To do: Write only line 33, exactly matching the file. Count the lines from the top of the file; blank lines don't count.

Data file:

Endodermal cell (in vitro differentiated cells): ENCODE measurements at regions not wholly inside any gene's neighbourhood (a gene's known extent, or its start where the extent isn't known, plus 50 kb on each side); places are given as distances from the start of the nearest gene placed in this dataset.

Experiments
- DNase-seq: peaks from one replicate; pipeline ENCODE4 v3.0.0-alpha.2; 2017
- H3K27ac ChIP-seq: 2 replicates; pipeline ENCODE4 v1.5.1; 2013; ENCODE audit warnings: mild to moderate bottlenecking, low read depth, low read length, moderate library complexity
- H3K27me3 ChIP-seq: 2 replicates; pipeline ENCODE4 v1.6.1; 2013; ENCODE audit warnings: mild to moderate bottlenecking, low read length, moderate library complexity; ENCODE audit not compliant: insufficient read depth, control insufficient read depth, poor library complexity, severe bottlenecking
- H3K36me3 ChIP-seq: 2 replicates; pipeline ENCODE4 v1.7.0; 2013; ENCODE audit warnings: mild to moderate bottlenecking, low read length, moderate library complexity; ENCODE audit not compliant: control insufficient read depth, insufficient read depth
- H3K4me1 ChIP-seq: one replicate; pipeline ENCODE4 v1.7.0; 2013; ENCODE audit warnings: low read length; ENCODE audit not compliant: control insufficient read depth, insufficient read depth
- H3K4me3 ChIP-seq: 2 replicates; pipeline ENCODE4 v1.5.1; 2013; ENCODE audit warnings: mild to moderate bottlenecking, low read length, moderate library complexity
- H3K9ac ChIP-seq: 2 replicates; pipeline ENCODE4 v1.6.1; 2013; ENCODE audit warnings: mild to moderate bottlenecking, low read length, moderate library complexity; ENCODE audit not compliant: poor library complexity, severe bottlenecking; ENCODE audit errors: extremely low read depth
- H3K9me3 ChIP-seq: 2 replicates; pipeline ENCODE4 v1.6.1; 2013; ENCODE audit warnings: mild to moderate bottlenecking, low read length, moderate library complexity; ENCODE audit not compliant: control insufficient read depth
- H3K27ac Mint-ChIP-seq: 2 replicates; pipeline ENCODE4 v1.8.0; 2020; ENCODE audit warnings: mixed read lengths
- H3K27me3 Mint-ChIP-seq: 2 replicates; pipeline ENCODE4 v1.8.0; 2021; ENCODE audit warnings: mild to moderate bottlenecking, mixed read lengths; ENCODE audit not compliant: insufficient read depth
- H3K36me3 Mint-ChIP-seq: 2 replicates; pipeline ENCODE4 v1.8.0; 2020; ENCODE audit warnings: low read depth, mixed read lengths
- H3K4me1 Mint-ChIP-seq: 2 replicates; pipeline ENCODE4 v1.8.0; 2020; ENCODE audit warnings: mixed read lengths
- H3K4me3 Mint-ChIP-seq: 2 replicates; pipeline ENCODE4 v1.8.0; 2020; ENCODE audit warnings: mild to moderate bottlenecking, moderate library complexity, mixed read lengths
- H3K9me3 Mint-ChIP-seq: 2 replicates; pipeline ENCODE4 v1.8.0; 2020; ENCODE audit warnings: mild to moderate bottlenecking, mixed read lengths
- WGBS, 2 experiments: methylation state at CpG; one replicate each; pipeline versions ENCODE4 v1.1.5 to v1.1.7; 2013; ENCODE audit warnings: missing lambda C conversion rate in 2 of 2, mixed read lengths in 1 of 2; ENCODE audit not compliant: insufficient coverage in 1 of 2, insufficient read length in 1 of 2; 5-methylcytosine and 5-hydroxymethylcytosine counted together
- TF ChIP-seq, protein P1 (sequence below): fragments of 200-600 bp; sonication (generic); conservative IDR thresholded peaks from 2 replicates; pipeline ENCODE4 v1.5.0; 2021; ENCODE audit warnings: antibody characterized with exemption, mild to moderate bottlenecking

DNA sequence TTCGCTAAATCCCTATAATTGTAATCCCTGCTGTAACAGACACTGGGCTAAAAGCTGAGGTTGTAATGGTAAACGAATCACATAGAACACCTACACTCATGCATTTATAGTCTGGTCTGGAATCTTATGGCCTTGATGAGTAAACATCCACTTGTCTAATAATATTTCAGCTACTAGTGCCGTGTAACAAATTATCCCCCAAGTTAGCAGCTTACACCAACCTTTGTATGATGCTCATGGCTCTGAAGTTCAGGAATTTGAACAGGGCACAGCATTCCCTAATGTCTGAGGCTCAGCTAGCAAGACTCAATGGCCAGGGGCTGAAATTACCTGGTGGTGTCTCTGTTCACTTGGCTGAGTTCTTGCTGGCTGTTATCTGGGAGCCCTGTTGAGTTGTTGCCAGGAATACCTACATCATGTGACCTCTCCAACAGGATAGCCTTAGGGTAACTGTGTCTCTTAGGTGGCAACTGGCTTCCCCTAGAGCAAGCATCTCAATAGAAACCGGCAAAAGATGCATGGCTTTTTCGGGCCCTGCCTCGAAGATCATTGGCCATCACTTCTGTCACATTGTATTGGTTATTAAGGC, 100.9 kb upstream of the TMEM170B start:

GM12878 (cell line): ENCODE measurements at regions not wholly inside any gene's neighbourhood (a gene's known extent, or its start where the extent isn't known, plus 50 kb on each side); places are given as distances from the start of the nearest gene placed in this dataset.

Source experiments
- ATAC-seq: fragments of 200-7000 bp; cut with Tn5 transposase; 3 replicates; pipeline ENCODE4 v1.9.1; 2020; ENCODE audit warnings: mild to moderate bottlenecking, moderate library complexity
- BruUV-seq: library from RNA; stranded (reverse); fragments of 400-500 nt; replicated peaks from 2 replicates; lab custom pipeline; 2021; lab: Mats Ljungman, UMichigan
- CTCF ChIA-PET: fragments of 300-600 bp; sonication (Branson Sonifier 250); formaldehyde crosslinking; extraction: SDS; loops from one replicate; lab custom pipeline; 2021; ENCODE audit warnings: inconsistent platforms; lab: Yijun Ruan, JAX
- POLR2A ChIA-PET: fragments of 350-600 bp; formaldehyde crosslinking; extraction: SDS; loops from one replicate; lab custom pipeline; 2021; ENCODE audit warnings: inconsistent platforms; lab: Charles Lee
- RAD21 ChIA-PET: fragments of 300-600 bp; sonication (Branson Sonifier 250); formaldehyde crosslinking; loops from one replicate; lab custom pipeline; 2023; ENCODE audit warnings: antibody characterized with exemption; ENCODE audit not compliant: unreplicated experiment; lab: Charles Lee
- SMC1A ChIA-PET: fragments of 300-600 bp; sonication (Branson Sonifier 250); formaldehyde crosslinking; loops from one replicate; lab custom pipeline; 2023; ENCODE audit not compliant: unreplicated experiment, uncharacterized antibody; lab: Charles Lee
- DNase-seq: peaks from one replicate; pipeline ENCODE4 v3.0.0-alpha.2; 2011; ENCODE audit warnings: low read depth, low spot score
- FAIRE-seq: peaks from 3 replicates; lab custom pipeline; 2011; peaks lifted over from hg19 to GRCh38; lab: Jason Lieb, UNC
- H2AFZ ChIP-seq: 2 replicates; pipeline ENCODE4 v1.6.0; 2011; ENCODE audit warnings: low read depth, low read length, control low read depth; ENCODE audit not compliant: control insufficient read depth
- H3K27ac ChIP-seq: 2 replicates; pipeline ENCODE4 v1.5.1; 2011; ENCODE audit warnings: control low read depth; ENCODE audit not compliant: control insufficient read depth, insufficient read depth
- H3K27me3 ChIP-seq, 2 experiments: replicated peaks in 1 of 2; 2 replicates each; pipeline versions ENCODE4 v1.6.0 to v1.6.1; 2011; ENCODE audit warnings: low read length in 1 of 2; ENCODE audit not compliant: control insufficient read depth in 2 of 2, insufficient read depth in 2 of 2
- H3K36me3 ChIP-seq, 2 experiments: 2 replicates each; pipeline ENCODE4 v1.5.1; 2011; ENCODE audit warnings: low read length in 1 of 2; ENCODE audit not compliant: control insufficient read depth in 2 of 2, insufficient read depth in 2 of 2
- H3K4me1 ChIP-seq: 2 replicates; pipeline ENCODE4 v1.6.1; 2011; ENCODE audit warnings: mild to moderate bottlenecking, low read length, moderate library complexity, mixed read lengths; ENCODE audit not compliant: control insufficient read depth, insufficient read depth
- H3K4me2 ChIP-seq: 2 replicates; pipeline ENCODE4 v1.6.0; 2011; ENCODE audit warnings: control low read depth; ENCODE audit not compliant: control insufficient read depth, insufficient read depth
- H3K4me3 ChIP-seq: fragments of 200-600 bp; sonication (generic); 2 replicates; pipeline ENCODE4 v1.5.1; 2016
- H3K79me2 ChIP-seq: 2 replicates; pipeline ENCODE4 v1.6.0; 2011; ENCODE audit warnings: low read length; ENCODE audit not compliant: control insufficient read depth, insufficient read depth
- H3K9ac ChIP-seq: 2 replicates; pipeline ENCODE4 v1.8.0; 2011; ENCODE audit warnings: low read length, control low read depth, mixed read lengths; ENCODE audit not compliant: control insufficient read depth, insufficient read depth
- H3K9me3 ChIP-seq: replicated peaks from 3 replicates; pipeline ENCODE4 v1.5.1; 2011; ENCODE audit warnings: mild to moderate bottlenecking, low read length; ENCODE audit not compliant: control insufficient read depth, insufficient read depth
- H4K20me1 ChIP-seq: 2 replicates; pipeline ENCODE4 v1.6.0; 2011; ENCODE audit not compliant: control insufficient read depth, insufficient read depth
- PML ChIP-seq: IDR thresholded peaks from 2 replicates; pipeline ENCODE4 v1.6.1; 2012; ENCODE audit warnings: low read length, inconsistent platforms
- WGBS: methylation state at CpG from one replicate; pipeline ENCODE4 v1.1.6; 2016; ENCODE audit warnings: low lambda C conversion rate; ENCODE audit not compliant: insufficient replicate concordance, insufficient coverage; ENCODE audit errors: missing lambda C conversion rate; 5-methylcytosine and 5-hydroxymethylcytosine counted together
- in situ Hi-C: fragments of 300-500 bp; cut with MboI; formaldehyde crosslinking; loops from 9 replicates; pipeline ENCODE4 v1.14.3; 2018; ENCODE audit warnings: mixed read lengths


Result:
- H3K36me3 ChIP-seq, 2 experiments: 2 replicates each; pipeline ENCODE4 v1.5.1; 2011; ENCODE audit warnings: low read length in 1 of 2; ENCODE audit not compliant: control insufficient read depth in 2 of 2, insufficient read depth in 2 of 2